Homeless Census & Survey

Collecting Data For Impact, Not Headlines

 Collecting Data For Impact, Not Headlines

This blog post picks up from last week’s covering Homeless Point-In-Time Counts. As impactful as the federally required data for the Point-in-Time Count can be, many communities choose to identify additional factors affecting their neighbors experiencing homelessness. As planning for the 2019 Point-in-Time Count begins, ASR recommends the following tips to help communities prepare their survey materials.

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Makin' It Count (PIT Counts)

Makin' It Count (PIT Counts)

A growing economic divide, soaring costs of living, and a housing inventory shortage have contributed to nearly 135,000 individuals experiencing homelessness on a given night in California. While the issue can seem overwhelming and complex, understanding and estimating the size and scope of the problem is critical to efforts to end and prevent homelessness.

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How you can take action to prevent and end youth homelessness

How you can take action to prevent and end youth homelessness

This week, in the spirit of #GivingTuesday, we conclude our series with 7 ways you and your organization can end youth homelessness.

 

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Building a movement to end youth homelessness

Building a movement to end youth homelessness

As our Runaway and Homeless Youth Awareness Month blog series continues, this week we turn our attention toward efforts to end youth homelessness in the U.S.

 

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Characteristics of young people experiencing homelessness

Characteristics of young people experiencing homelessness

On any given night in 2016, there were 35,686 unaccompanied young people under the age of 25 experiencing homelessness across the U.S. Nearly one-third of these young people were residing in California. This week, in continuation of our Runaway and Homeless Youth Awareness Month blog series, we examine some of the characteristics of youth experiencing homelessness.

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Runaway and Homeless Youth Awareness Month

Runaway and Homeless Youth Awareness Month

 

In recognition of November as Runaway and Homeless Youth Awareness Month, Applied Survey Research will be posting a series of blog posts highlighting the unique characteristics of young people experiencing homelessness, the challenges and successes found in responses to the crisis, and ways stakeholders can take action to prevent and end homelessness among young people in their communities.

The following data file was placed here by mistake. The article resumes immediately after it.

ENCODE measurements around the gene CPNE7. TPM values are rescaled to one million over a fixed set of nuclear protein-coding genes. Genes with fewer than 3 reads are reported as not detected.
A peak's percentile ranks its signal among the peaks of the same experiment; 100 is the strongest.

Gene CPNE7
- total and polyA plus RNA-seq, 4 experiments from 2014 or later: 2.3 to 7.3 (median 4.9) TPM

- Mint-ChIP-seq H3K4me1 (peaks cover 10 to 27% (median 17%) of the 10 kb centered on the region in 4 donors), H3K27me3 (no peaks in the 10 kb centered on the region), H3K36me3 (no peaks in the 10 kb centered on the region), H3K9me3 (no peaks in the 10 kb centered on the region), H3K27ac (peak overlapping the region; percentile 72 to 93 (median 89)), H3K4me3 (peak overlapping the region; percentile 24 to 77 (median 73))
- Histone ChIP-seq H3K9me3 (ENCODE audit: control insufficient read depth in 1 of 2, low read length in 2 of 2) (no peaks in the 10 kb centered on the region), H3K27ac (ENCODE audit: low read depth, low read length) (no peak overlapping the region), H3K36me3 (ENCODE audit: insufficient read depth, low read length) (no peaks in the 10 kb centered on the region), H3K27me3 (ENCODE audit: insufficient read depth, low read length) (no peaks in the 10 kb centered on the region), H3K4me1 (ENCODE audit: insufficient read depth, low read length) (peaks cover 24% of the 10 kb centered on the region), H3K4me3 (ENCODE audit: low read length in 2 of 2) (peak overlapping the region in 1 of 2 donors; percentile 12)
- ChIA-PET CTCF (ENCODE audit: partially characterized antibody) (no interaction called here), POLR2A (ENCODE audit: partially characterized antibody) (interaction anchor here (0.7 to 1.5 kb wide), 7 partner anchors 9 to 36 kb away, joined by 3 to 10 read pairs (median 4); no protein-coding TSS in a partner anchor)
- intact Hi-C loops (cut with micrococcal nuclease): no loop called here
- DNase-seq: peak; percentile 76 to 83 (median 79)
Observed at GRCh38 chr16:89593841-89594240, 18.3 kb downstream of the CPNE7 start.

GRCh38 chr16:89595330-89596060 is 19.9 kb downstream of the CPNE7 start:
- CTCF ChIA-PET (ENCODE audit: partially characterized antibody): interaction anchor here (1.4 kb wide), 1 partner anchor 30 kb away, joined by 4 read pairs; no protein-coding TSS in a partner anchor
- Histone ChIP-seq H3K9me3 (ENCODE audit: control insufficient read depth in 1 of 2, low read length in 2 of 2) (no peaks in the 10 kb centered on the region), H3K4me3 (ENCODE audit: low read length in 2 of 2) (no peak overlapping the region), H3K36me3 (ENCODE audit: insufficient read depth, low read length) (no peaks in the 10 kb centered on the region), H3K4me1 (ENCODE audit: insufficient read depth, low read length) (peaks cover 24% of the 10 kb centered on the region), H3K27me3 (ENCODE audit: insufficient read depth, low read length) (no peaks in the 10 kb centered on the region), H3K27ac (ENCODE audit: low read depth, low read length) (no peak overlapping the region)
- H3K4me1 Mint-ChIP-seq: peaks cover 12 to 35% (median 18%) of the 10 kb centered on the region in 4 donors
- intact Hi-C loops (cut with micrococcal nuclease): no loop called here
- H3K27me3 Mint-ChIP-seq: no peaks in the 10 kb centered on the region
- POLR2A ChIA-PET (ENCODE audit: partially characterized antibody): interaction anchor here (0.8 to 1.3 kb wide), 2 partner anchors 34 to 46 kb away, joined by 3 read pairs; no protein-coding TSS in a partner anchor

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Innovating HUD Homeless Counts

ASR focuses its community building efforts to end homelessness through peer-centric data collection that informs community action. Read about how ASR's processes have developed and evolved from 2005 to 2017. Article included media links to coverage from the 2017 Homeless Point-In-Time Counts.

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The Abandoned Generation: Unaccompanied Homeless Youth and Young Adults

While homelessness in the United States has decreased over the last decade, the number of young adults ages 18-24 years old experiencing homelessness has dramatically increased. In 2013, ASR conducted homeless counts with targeted youth outreach in 5 Northern and Central California counties. In these 5 counties, counts showed that 25% of those experiencing homelessness were between the age of 18 and 24 years old.

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ASR Helps to Conduct 3,500 Surveys with Individuals Experiencing Homelessness in California

While ASR has been a strong advocate of including homeless children and youth in data collection and outreach strategies, we have not lost site of the big picture. Homelessness affects children, youth, and adults. In total, ASR conducted homeless counts and surveys in 7 Northern and Central California counties: Monterey, San Benito, San Francisco, San Luis Obispo, Santa Clara, Santa Cruz and Sonoma. Results from the census counts showed that while the population of those experiencing homelessness has shifted to include more families and unaccompanied children and youth, the majority of the population continues to be single adults over the age of 25.

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Homeless Census Process Results in Success Stories

We’ve already heard great reports from some of our guides and volunteers who helped us in our projects. Many volunteers who participated in the count reported it was an eye opening experience, and their experience inspired them to do more for the homeless community. Todd*, a guide, reported he was able to use his money from participating in the census to get the tools and boots required for his new job, a goal that would have been unreachable without his work on the census. Jenny* used her money to get a haircut before several job interviews. We’ve received many such stories from our partners and it’s always thrilling to hear firsthand accounts of positive changes throughout the community.

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